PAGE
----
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Thu 7 Feb 2008 10:05 AM

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Thousands gather to mark end of Bhutto mourning

Supporters join to pay respects to slain leader and launch official party campaign.

Thousands of people massed around Benazir Bhutto's tomb in southern Pakistan to mark the end of the 40-day mourning period for the slain opposition leader.

The day of Muslim prayers and rituals also signals the launch of campaigning by her Pakistan People's Party (PPP) for elections on February 18, with her widower Asif Ali Zardari set to deliver a keynote speech.

Many mourners spent the night in tents outside the huge white Bhutto mausoleum in the rural village of Garhi Khuda Bakhsh, listening to mourning songs on tape recorders and reciting verses from the Koran.

"We have to win this election - in our leader's words, democracy is the best revenge," mourner Nabi Bux Kalhoro told AFP.

Party officials said they expected tens of thousands of people to turn out to mark Bhutto's "chehlum" - the completion of the mourning period following her assassination on December 27.

The two-time former premier was killed in a gun and suicide bomb attack in the garrison city of Rawalpindi.

The government has accused a tribal warlord with links to the Taliban and Al-Qaeda of masterminding her murder, but Bhutto wrote before her death that government and intelligence figures were plotting to kill her.

Police said there would be heavy security for Thursday's ceremonies, including a cordon around the raised platform at the mausoleum from which Zardari is due to address the crowds.

"We have made maximum security arrangements on the occasion," said Ghulam Rasool Dombki, police chief of the nearby town of Larkana, the Bhutto family's constituency in southern Sindh province.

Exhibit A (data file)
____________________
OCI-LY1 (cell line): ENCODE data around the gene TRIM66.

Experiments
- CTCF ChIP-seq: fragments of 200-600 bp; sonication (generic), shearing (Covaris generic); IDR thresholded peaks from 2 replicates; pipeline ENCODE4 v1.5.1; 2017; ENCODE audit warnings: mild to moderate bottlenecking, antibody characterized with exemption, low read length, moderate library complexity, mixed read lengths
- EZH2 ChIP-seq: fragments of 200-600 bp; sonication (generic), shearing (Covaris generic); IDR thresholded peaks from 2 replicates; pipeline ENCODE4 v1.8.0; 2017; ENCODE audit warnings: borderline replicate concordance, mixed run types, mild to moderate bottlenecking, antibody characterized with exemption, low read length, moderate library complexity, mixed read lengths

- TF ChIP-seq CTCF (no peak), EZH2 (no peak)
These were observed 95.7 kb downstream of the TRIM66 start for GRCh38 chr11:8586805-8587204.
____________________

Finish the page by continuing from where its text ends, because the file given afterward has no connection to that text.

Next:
"We are also erecting scanners in the area and no one would be allowed to come close to the security cordon without strict checking," he said.

Pakistani authorities have warned that politicians are at risk of further attacks in the run-up to elections. Many have dismissed it as a way of keeping parties opposed to President Pervez Musharraf off the streets.

Despite the warnings and heavy security the area around the mausoleum was already full of people on Wednesday night, with visitors including women and children erecting tents outside and sitting around fires to keep warm.

People had come in groups and caravans mainly from across southern Sindh and central Punjab provinces, but with others from as far north as Pakistan Kashmir.

"We spent three days to reach here on foot from Jamshoro," a city 320 kilometres (210 miles) south of Larkana, said Mushtaq Ali, a diehard party supporter.

Supporters also gathered in Larkana and in the adjacent village of Naudero, where the Bhutto family ancestral home is located.

The PPP has said it will officially begin campaigning from Thursday for the polls, which were delayed by six weeks after Bhutto's death and have so far seen none of the raucous electioneering that is customary in Pakistan.

With the party reportedly riven by divisions following the killing of its charismatic yet dominating leader, it began earlier this week to try to coalesce support behind Zardari by making public Bhutto's will.

The document names him as her political heir, dispelling rumours that she had actually picked their 19-year-old son Bilawal Bhutto Zardari over her husband, who has been hit by unproven corruption charges.

Bilawal was later chosen by the party as co-chairman but Zardari is acting as regent while the young man finishes at Oxford University.

Party officials quoted by state media said Bilawal would not be attending the ceremony because of his studies.

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